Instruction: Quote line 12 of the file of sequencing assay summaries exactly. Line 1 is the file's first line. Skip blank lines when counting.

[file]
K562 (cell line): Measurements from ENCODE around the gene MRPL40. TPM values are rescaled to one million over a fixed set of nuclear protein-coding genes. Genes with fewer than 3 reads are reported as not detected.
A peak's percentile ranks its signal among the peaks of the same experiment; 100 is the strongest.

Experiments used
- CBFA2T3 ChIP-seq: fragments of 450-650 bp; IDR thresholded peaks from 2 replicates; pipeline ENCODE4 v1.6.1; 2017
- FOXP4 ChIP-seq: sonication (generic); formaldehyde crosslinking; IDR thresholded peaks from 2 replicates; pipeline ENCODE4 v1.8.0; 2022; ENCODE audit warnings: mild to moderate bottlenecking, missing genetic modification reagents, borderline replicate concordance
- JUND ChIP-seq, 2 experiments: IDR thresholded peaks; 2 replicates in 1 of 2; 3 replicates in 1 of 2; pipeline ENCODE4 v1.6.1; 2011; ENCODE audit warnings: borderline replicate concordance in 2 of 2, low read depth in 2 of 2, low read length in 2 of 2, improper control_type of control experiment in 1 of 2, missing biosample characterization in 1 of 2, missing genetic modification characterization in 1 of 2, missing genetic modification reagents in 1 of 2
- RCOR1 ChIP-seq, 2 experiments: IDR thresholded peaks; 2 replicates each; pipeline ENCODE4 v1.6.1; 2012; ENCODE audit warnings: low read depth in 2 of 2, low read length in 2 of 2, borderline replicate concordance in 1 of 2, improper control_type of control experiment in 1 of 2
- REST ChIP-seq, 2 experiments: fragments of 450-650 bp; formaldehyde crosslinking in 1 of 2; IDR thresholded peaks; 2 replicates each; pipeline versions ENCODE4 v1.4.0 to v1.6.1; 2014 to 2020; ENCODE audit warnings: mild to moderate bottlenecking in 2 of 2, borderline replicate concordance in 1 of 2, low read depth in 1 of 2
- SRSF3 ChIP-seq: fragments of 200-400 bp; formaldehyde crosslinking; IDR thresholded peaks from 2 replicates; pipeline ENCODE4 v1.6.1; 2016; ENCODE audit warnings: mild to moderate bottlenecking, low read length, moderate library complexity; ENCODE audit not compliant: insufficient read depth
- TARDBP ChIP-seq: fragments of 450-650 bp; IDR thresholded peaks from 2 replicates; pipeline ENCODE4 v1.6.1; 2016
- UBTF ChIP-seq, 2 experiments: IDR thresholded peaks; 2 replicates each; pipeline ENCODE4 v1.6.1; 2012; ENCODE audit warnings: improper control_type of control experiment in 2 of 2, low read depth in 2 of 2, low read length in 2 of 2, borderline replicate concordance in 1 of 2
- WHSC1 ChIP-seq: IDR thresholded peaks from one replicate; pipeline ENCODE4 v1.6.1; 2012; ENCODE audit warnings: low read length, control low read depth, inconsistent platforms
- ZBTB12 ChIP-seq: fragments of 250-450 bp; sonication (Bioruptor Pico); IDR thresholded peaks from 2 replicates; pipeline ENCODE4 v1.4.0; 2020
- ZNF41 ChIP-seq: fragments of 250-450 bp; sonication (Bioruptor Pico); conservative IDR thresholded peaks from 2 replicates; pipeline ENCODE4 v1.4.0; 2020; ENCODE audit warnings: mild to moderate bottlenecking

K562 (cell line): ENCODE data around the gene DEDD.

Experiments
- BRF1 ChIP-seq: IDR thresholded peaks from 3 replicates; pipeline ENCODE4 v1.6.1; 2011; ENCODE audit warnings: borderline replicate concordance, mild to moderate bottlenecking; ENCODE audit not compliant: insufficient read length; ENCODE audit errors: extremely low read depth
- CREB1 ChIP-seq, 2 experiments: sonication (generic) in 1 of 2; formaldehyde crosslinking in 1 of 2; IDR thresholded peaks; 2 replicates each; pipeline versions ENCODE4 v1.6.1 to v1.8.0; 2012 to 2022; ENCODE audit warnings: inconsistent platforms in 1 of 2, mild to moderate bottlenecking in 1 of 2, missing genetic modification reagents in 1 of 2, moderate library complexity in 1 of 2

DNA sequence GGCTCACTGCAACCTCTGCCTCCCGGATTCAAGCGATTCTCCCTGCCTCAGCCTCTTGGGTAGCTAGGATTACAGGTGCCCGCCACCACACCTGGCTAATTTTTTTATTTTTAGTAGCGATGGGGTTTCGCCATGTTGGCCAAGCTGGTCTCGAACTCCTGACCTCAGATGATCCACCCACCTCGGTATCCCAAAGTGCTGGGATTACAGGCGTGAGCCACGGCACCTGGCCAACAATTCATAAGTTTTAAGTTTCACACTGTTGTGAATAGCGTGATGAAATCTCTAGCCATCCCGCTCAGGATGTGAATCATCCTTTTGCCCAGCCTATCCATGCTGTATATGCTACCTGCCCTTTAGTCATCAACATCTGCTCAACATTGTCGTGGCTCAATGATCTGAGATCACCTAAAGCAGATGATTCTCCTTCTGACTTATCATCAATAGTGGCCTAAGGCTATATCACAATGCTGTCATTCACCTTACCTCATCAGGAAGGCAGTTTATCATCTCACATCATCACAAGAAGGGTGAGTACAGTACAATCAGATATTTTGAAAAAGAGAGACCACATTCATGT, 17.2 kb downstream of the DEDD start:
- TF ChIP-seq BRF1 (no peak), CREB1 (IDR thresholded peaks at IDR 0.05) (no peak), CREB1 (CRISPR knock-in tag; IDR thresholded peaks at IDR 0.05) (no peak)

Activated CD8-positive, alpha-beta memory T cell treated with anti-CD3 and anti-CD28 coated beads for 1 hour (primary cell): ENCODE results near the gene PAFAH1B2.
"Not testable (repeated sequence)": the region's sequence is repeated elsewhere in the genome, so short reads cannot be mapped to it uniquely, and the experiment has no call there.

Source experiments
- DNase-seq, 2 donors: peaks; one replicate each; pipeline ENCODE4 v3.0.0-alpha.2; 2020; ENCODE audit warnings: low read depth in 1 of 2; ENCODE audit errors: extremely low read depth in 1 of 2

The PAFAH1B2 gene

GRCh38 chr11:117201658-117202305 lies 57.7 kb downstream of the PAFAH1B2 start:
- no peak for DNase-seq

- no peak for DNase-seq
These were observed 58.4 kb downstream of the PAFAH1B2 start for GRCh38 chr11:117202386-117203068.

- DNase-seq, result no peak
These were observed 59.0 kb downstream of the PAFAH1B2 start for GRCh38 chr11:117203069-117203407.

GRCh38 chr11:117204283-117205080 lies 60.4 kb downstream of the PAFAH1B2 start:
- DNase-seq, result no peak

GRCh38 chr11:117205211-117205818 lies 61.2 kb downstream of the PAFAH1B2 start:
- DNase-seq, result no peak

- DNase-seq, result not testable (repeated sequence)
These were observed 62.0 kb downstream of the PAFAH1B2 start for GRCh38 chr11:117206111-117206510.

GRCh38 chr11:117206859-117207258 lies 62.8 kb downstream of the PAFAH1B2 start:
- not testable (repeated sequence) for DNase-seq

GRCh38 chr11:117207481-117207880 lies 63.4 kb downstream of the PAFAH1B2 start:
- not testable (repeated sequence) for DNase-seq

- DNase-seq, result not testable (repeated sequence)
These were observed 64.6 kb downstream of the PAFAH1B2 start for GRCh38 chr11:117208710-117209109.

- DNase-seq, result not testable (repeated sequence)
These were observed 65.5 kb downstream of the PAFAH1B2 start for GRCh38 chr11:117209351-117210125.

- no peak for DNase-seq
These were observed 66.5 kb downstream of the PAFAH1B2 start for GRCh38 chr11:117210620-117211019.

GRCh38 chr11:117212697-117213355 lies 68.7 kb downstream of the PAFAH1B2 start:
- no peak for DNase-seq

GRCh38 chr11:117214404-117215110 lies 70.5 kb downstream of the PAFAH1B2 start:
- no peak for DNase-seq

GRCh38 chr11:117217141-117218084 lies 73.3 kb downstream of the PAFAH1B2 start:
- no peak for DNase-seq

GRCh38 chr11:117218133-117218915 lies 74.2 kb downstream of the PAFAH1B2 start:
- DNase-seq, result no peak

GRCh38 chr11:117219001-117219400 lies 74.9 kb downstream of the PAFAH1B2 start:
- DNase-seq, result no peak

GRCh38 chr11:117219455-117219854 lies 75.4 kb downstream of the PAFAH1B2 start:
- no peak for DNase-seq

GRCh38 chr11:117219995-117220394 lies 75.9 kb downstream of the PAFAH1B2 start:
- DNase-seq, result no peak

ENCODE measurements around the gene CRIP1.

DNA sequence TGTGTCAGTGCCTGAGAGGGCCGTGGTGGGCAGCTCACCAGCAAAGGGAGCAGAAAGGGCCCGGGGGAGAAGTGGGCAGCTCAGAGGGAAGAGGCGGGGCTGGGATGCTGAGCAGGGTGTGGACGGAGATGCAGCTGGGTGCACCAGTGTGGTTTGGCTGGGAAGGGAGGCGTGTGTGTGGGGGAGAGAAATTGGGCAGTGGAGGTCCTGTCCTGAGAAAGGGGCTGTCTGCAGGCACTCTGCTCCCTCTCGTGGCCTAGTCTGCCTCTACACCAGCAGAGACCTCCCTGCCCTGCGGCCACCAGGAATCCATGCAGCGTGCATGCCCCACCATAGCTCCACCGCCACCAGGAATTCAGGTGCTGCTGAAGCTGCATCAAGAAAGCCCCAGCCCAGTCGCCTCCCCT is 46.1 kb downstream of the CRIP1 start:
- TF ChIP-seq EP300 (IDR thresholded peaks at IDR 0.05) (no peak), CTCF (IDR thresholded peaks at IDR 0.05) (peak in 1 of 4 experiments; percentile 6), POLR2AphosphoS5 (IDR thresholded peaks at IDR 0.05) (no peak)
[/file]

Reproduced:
- WHSC1 ChIP-seq: IDR thresholded peaks from one replicate; pipeline ENCODE4 v1.6.1; 2012; ENCODE audit warnings: low read length, control low read depth, inconsistent platforms